Below, I would like to share some findings about trust from a recent survey we ran across 1000 registered users of our investor facing website, and some insights on how to build trust from an article published through Morningstar Magazine earlier this month.
What does our survey tell us?
People ranked trust as by far the most important consideration when choosing a financial adviser yet, as a whole, the advice industry is viewed as barely more trustworthy than insurance providers or investment bankers. Over half of the 1,000 participants said trust was their primary consideration, followed by the adviser’s reputation, then cost. Past investment returns came in fourth, while considerations such as the adviser’s tech savviness or locality were of little importance to most consumers. The crisis element of the story comes in when asking the same individuals how they view various financial services industries. The financial news and information industry is the only one to enjoy a good or very good level of trust from at least half the consumers questioned.
So how can you address the trust issue?
Carl Richards, CFP and author of The Behaviour Gap: Simple Ways to Stop Doing Dumb Things with Money, talks about small actions that you can take to encourage trust and help you build long-term client relationships.
Trust is built through small actions repeated over and over. One way you can measure that trust is whether your clients refer their friends and family to you. Dan Sullivan, president of The Strategic Coach, calls this “referability”. He identifies four habits that will sound so easy: 1) show up on time 2) do what you say 3) finish what you start. 4) say please and thank you.
To quote Sullivan, I suspect you’re thinking, “This is kids’ stuff.” I had the same reaction. There must be something more, right? Think it through. There’s no better demonstration of trust than someone referring you to a friend or family member. By doing these four things, we show people who we really are and whether they can trust us with their money.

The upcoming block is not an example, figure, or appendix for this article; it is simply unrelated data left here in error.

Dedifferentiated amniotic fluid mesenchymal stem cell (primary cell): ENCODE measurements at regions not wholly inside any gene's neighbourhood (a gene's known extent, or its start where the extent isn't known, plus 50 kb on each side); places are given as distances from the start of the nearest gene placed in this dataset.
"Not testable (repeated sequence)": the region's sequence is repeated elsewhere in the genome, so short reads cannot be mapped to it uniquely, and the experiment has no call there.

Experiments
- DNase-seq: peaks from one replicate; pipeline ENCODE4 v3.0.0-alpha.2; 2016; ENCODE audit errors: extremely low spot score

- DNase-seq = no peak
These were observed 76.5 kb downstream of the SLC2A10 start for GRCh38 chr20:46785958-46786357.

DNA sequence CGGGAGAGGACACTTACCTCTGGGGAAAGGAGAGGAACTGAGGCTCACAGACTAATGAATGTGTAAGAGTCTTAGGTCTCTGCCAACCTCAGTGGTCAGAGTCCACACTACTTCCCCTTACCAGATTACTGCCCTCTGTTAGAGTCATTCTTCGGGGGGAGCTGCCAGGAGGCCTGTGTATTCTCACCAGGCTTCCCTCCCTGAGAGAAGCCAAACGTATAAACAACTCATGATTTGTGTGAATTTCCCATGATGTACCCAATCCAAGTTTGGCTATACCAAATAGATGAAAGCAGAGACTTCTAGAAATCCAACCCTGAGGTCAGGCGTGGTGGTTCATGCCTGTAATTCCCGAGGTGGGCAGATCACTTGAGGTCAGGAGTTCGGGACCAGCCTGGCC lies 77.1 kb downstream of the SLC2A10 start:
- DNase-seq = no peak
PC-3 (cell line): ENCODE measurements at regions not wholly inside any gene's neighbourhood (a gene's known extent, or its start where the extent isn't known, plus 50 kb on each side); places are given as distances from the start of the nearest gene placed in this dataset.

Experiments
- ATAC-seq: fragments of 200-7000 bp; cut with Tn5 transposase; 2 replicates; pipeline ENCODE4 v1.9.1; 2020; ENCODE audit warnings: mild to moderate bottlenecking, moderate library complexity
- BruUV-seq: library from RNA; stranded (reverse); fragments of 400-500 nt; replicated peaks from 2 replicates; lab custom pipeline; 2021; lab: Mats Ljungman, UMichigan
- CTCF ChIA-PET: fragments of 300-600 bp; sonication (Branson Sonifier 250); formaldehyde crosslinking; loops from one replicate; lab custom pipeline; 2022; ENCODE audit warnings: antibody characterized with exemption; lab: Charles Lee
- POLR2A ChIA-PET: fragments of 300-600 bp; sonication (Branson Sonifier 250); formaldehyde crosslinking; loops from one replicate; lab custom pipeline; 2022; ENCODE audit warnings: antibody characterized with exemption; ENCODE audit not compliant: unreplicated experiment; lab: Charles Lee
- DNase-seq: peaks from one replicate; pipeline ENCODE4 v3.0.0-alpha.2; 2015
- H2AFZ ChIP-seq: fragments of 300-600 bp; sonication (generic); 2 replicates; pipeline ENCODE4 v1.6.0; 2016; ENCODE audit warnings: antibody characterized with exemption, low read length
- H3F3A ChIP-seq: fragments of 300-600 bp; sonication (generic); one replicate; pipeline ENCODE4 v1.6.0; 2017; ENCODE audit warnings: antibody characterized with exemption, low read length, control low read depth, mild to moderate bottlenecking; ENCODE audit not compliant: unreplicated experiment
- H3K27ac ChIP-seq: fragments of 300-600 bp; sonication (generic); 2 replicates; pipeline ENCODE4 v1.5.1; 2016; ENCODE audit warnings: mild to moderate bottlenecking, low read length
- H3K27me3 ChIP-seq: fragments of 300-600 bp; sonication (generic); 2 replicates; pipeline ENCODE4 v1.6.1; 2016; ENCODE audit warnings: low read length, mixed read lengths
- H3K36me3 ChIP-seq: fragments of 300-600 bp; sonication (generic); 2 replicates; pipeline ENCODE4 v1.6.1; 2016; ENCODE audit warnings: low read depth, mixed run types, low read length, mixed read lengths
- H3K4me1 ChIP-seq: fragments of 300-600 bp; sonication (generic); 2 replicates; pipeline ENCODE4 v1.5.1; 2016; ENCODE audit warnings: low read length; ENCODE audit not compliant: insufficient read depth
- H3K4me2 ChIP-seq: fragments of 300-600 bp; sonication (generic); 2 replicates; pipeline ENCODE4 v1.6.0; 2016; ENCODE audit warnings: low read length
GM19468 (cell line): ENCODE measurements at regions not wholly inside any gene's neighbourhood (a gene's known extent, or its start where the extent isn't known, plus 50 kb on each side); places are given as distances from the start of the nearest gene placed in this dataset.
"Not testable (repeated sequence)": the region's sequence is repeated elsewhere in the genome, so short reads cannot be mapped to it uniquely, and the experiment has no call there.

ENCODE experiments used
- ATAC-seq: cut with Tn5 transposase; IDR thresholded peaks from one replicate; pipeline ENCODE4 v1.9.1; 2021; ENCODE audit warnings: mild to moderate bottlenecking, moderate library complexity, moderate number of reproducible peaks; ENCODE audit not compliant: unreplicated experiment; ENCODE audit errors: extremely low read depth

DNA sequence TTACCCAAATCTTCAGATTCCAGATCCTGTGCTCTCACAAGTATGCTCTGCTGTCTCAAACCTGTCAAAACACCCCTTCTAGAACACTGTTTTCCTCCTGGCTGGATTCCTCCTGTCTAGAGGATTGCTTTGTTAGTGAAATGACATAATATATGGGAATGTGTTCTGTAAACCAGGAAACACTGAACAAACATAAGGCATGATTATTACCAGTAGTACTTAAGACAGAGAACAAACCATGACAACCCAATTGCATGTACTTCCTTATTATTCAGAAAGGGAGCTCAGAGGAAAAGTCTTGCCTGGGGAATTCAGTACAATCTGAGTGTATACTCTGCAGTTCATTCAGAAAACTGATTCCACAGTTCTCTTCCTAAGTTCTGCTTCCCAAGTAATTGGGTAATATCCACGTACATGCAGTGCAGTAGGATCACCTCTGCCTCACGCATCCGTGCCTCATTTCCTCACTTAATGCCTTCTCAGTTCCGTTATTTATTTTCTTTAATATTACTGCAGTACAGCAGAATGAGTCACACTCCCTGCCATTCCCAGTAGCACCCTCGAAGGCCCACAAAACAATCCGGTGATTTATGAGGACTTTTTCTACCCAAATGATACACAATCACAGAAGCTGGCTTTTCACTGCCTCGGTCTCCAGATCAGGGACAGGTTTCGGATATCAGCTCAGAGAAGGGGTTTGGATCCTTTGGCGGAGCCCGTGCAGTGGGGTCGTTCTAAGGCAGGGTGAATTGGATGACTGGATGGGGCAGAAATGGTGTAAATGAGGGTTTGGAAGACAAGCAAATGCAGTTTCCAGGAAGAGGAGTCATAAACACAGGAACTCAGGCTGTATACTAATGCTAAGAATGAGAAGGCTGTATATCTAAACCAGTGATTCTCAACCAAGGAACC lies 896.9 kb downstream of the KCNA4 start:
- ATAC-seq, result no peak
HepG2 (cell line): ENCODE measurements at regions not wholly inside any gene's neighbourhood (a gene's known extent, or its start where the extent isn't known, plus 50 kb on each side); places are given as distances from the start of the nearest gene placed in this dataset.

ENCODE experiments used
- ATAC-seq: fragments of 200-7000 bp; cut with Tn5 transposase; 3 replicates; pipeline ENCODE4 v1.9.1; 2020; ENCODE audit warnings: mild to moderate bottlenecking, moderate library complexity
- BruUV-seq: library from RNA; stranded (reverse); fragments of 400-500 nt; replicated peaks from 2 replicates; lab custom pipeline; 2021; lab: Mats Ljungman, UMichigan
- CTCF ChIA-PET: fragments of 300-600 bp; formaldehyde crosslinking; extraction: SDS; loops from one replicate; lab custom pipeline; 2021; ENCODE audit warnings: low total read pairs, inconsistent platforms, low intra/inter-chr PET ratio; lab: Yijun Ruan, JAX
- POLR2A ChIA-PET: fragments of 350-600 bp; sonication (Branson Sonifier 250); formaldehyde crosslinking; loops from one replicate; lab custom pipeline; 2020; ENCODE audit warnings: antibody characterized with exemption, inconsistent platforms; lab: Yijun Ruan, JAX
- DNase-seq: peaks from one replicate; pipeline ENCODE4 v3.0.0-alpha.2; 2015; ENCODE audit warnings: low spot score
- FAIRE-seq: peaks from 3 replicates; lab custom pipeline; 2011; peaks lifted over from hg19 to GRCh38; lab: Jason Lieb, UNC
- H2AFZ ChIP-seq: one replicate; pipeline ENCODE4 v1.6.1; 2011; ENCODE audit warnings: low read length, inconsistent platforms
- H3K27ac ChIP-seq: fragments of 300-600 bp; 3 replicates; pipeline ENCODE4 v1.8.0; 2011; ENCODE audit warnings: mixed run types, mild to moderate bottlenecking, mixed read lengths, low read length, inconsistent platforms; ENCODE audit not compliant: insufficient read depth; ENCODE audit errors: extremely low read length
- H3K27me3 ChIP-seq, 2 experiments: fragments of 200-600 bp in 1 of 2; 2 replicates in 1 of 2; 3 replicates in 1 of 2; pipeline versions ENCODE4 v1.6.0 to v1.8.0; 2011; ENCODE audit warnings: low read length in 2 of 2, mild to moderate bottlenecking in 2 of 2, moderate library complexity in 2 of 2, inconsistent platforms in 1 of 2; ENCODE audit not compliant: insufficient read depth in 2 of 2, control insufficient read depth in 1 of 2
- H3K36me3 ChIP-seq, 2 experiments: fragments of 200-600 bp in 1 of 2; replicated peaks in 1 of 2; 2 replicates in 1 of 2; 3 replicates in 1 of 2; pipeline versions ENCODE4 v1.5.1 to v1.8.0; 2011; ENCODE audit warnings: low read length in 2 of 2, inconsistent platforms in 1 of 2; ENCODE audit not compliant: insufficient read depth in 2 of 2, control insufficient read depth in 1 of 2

Think of it as ensuring your actions match your works. For example, if you tell clients that working with you will be a straightforward process, does your website support that claim? Or does your site match Solin’s assessment of many adviser websites: “data-dense, boring, and filled with trite homilies”?
If you tell your clients you’ll help them with their financial planning, do you hand over a two-inch binder and call it good? Or do you help them make some assumptions as part of the process of financial planning and then check in regularly to see if they need to make a course correction?
Think through the last month and all the exchanges you’ve had with clients. How many times were you late? How many times did you say one thing, then do another? How often did you finish what you started? How many times did you say please and thank you? These small actions add up, but they’ll never be anything big if you aren’t doing them consistently.
Trust doesn’t come automatically in our business, but someone who is trustworthy has enormous power. You can claim some of that power when you understand that trust is one of the few differentiators in our industry that actually matters, both to you and your clients.
Written by Anastasia Georgiou, Morning Star
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